Manifesta purposely strives to keep its distance from what are often seen as the dominant centres of artistic production, instead seeking fresh and fertile terrain for the mapping of a new cultural topography.

Manifesta 13 Marseille was one of the only international biennials to take place during the global pandemic COVID-19, the biennial ended earlier than planned due to the second national lockdown

André Breton, FR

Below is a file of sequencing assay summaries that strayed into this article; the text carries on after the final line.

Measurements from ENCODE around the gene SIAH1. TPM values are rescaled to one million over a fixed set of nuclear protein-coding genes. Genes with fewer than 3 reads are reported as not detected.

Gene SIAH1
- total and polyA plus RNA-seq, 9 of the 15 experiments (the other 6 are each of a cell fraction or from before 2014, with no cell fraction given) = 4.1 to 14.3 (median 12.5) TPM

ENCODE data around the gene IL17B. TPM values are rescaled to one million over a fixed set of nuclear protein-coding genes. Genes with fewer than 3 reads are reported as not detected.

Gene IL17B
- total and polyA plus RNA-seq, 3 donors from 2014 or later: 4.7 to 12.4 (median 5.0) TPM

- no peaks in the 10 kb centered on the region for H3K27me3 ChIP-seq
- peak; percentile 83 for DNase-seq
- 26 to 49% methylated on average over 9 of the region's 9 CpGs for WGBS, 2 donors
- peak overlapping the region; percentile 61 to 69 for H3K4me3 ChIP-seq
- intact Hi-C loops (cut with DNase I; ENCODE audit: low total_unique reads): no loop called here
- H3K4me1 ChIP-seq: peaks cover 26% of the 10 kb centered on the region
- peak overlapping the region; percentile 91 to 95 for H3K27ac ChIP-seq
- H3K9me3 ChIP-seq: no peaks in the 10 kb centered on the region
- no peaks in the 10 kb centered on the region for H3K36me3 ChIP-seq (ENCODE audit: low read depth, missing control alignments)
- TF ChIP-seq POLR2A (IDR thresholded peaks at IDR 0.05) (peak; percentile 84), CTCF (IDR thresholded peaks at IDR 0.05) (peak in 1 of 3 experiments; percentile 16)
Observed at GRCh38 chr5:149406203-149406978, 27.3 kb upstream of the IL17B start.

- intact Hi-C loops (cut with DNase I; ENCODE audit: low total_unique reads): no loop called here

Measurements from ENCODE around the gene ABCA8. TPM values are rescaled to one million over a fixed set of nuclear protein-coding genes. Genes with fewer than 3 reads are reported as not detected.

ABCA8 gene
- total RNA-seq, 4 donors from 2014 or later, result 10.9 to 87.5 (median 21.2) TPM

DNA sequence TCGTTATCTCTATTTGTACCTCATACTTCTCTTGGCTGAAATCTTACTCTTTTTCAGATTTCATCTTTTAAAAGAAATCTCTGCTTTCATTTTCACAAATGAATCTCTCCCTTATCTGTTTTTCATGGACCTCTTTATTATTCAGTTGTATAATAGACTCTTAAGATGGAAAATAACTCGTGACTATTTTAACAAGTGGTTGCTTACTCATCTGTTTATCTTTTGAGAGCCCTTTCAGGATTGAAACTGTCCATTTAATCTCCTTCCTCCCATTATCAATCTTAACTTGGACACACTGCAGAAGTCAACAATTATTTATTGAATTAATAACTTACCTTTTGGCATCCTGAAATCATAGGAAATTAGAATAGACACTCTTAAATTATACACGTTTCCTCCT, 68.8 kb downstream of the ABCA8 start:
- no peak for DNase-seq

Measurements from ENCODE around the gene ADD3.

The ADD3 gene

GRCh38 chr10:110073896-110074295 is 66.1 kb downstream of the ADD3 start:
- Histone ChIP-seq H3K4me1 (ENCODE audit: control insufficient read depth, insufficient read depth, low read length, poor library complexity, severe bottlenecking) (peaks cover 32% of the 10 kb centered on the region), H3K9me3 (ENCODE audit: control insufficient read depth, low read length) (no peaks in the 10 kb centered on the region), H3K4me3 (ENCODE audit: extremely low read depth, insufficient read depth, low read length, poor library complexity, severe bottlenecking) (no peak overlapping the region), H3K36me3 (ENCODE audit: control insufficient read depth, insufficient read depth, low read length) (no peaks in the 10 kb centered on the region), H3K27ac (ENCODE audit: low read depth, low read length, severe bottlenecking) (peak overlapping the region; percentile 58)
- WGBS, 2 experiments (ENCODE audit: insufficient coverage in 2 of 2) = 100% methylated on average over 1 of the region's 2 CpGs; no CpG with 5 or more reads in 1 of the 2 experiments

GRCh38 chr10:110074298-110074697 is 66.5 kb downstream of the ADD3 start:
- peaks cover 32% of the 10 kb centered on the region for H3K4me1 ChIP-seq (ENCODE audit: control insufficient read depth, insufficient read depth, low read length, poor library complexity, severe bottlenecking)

After May 1940, Marseille was home to refugees coming from across Europe to escape to the Americas. Many artists, musicians, writers and thinkers found refuge at Villa Air-Bel, run by the US-American journalist Varian Fry with the support of the Emergency Rescue Committee (today called The International Rescue Committee). There, they would bide their time until they were able to escape. Victor Serge even named the spacious residence ‘Château Espère-Visa’. At one point or another, the Villa’s guests included such notables as André Breton, Jacqueline Lamba, Oscar Dominguez, Victor Brauner, Jacques Hérold, Wifredo Lam, Max Ernst, André Masson and Marcel Duchamp. André Gomès was keeping their photographic diary. In its large library, the motley group would engage in playful collective activities: readings, games, riddles and anagrams of all kinds, but perhaps most notably ‘exquisite corpses’, which Breton defined as ‘a folded paper game that consists of having several people compose a sentence or a drawing, without any of them being able to take into account previous collaboration or collaborations.’ In the classic example that gave the game its name, the first sentence read ‘the exquisite corpse-drink-wine-new’. Though it started with text, the game soon encompassed drawings, collages and photographic fragments.